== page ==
Blue & turquoise warp with brown alpaca

Blue & turquoise warp with black alpaca

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Off to The Coast

We’re off to Seattle (aka “The Coast”) for Thanksgiving with family and visits with friends.  The weather seems to be cooperating so we expect the drive over the passes to go without incident (or accident, that is).  The cats are going along since we will be gone for 5 nights – they usually tolerate the drive without too much complaint, and recognize the apartment once we get there.

So I will leave you with some pictures of our guild meeting room set up for the sale (which went well), and a promise to resume blogging sometime next week.

We had many rugs on display all over the room

Kay Reiber's shawls displayed on loom

towels displayed on a 72-spool rack

the "tableware" table

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MVS&W 2009 Show & Sale

For any readers of this blog here in the valley (or planning to visit the valley this weekend), Methow Valley Spinners & Weavers annual show and sale is happening – today and tomorrow.

MVS&W Annual Show & Sale

Friday, Nov 20 – 2:00 to 6:30

Saturday, Nov 21 – 9:00 to 3:00

137 Old Twisp Hwy

(between Twisp and Winthrop)

I’ll be up there both days, helping out and also demonstrating spinning.  Should be fun!

Rick took the time to make me three plywood mannequins this week.  I got the idea from the Elsebeth Lavold travelling exhibit which I saw last February at the Nordic Heritage Museum in Seattle.  She is a Danish knitwear designer who has published numerous pattern books and also has her own line of yarns.

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Painterly Dyeing

I finally got around to trying out a dye method I ran across last year in the magazine put out by Ashford Handicrafts Ltd in New Zealand (makers of Ashford spinning wheels, Ashford dyes, etc).  After randomly applying 2-3 colors of acid dyes to a long skein of wool using squeeze bottles, a roller is used to work the dyes into the fiber and create new colors where the dyes blend together.  Then the skein is microwaved or steamed as usual, to set the dye.

I had 17 skeins of 3-ply yarn that I spun up over the course of the last couple of months, using roving that was sent to me by my sister in California.  It came from a friend of hers who raises (or used to raise) sheep but she didn’t seem to know what breed they were.  It isn’t a fine wool, probably more like Romney, so I spun it woolen and then made a 3-ply for knitting.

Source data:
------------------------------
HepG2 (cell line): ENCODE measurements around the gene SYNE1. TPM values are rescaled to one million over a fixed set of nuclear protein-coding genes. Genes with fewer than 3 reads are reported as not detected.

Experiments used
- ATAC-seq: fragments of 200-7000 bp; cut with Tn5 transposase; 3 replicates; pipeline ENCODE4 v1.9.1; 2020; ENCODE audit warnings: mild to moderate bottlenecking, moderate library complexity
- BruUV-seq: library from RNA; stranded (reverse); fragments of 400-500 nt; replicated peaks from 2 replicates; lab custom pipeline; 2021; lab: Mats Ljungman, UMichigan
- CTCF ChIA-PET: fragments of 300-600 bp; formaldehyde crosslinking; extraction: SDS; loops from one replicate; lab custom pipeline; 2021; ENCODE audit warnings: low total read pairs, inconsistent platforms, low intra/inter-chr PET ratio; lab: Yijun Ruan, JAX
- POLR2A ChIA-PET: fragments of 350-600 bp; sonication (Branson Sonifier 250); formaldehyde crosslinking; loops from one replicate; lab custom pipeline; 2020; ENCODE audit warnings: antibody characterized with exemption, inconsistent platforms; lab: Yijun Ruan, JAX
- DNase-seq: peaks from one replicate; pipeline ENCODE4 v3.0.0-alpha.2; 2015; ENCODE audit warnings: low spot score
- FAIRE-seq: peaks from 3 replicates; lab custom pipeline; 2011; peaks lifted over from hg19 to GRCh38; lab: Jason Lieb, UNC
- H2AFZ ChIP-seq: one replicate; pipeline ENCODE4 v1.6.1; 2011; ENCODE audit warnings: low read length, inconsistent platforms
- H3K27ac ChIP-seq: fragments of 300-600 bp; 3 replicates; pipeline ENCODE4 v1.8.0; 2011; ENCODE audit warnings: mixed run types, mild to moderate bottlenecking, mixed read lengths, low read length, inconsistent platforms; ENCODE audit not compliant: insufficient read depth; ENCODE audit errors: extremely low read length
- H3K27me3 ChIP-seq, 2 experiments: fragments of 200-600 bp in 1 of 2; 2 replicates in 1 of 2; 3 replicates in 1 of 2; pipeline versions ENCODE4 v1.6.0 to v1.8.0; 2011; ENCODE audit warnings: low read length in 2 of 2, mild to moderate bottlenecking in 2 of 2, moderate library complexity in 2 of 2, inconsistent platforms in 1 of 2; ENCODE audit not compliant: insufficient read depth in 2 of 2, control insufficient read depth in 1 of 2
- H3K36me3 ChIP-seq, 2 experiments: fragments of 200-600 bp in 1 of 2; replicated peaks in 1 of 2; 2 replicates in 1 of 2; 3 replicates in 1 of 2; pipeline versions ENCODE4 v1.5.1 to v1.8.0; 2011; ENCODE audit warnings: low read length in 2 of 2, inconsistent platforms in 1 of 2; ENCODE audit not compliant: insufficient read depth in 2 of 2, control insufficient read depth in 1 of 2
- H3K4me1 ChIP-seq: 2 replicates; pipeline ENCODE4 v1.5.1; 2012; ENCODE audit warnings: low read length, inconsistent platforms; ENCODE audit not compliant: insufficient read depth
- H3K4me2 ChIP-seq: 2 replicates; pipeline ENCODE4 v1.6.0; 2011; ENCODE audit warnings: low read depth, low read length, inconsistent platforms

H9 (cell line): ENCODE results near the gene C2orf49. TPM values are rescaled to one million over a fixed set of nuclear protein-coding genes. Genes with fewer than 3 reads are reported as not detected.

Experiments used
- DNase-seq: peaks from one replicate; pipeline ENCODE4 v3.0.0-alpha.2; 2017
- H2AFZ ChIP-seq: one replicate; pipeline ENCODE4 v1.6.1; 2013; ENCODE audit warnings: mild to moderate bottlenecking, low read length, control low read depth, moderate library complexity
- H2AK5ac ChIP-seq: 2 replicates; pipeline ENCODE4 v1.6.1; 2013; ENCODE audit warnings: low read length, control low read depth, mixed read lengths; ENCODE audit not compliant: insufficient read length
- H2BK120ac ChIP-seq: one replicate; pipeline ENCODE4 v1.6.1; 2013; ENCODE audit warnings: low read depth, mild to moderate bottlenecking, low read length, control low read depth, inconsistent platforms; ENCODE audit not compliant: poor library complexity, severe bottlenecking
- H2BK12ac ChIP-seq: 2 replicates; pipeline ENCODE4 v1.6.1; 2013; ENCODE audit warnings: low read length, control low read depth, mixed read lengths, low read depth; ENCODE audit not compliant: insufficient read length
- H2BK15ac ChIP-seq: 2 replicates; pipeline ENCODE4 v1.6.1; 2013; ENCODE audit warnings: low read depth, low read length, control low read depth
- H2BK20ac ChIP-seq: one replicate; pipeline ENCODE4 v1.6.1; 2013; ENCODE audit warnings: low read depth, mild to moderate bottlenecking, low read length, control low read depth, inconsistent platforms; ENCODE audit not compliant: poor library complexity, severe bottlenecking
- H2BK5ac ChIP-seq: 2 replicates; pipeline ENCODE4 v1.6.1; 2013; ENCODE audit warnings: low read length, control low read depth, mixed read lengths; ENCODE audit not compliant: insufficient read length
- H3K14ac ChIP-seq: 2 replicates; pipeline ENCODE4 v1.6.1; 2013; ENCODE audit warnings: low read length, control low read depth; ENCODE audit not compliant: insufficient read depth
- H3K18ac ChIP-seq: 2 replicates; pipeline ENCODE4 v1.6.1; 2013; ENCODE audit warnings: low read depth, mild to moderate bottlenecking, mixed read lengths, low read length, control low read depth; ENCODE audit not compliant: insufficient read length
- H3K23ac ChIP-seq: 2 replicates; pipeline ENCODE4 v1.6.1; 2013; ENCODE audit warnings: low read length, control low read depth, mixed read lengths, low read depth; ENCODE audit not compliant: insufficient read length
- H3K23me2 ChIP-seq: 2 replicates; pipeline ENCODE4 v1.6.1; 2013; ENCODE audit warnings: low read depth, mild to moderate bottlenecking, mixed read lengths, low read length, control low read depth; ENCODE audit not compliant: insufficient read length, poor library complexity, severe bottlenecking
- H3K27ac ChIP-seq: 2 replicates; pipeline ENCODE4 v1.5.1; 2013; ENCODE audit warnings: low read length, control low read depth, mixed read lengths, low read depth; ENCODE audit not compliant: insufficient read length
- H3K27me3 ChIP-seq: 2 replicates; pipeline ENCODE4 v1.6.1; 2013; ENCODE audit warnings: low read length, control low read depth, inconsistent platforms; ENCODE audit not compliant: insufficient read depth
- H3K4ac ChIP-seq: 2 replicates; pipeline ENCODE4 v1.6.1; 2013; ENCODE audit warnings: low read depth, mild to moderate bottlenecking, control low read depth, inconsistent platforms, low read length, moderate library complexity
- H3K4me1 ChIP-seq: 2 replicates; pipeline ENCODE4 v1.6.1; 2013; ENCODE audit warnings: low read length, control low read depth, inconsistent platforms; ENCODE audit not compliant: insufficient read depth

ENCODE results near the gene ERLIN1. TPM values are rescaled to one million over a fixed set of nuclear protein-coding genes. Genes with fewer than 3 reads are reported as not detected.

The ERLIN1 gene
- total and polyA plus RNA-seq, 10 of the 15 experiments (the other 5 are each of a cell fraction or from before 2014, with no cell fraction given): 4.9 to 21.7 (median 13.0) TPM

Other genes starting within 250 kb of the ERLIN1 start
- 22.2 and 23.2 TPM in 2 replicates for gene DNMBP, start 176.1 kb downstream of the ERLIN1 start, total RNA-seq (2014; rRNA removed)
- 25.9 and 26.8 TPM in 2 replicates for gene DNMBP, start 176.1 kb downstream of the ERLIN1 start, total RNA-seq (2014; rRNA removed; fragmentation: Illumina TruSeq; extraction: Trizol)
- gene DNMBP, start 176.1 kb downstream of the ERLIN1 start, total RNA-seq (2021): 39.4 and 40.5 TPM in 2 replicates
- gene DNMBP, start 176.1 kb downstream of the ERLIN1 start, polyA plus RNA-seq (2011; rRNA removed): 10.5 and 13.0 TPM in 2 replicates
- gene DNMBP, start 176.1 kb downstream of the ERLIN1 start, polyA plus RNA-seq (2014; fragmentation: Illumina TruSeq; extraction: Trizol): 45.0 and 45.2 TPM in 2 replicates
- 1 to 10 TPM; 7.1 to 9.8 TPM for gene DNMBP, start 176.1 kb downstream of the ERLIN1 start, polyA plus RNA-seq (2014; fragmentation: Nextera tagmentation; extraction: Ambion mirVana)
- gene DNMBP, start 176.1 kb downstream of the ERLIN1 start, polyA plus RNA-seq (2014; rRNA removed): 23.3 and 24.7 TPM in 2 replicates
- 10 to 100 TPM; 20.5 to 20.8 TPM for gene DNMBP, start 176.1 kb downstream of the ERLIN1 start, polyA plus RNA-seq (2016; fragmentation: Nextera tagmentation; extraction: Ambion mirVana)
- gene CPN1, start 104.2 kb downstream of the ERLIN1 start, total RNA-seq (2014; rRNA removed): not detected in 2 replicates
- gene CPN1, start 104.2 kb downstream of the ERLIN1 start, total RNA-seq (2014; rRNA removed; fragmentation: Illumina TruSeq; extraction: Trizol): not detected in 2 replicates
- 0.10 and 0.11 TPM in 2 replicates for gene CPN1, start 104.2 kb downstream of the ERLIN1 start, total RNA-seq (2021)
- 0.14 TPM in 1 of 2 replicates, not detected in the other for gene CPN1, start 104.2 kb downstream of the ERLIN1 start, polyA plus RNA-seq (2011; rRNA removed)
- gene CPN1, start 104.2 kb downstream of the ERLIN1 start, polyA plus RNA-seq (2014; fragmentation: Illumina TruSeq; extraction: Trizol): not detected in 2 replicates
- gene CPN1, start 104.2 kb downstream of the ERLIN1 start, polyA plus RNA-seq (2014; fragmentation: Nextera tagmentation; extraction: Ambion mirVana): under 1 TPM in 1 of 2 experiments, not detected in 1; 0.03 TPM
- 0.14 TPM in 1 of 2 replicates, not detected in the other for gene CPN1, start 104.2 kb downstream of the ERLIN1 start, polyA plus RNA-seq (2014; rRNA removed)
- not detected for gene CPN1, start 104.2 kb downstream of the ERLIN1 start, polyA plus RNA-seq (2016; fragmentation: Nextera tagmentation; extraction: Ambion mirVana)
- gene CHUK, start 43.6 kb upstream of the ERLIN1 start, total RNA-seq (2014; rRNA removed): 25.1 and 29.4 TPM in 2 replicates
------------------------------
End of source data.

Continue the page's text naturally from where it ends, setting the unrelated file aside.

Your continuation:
So this is how I spent the last couple of days.  Jeez, it’s a lot of work just skeining everything, soaking, washing it out afterwards, etc.  But it was a learning experience!

First I re-skeined them into 4-yard skeins (to fit the length of a 6-foot work table) using my warping board:

After soaking them in a vinegar solution, I laid them out on the table and applied dye.  Of course this is the fun part, and also the most challenging part for me.  How do I come up with 3 colors that will play well with each other?  I used some of my dyed samples from last summer’s workshop as a guide, and also just played around with some mixes, trying them out on coffee filters.  I was trying to just have fun and be a little loose about it (not easy for me sometimes) but I did make notes – on the coffee filters!! – about what worked, and what didn’t work as well.

dye applied from squeeze bottles

dyes blended with the roller

The roller came from a paint store and is meant for use in wallpapering.  It has a little texture to the plastic surface, and I would like to find something smoother but still OK with water and dye.  But basically, it did the job.

After steaming, they had to be washed and rinsed, hung to dry – then I re-skeined them yet again into the standard 2-yard skeins that is my standard put-up for handspun.  I plan to sell these at the guild sale this weekend.  Hardly a “money maker” after spinning, plying, washing, and doing all this process to dye it – but I can’t use everything I produce and this was basically a learning experience for me.

They did turn out OK – some better than others – I got more subtle results when I diluted the 1% dyestock solution with equal parts to 3 times as much water.  Major lesson, that.

the finished skeins

I enjoyed this approach so much that I think I will try it on some finer yarns wound for a warp, and maybe some rovings for spinning.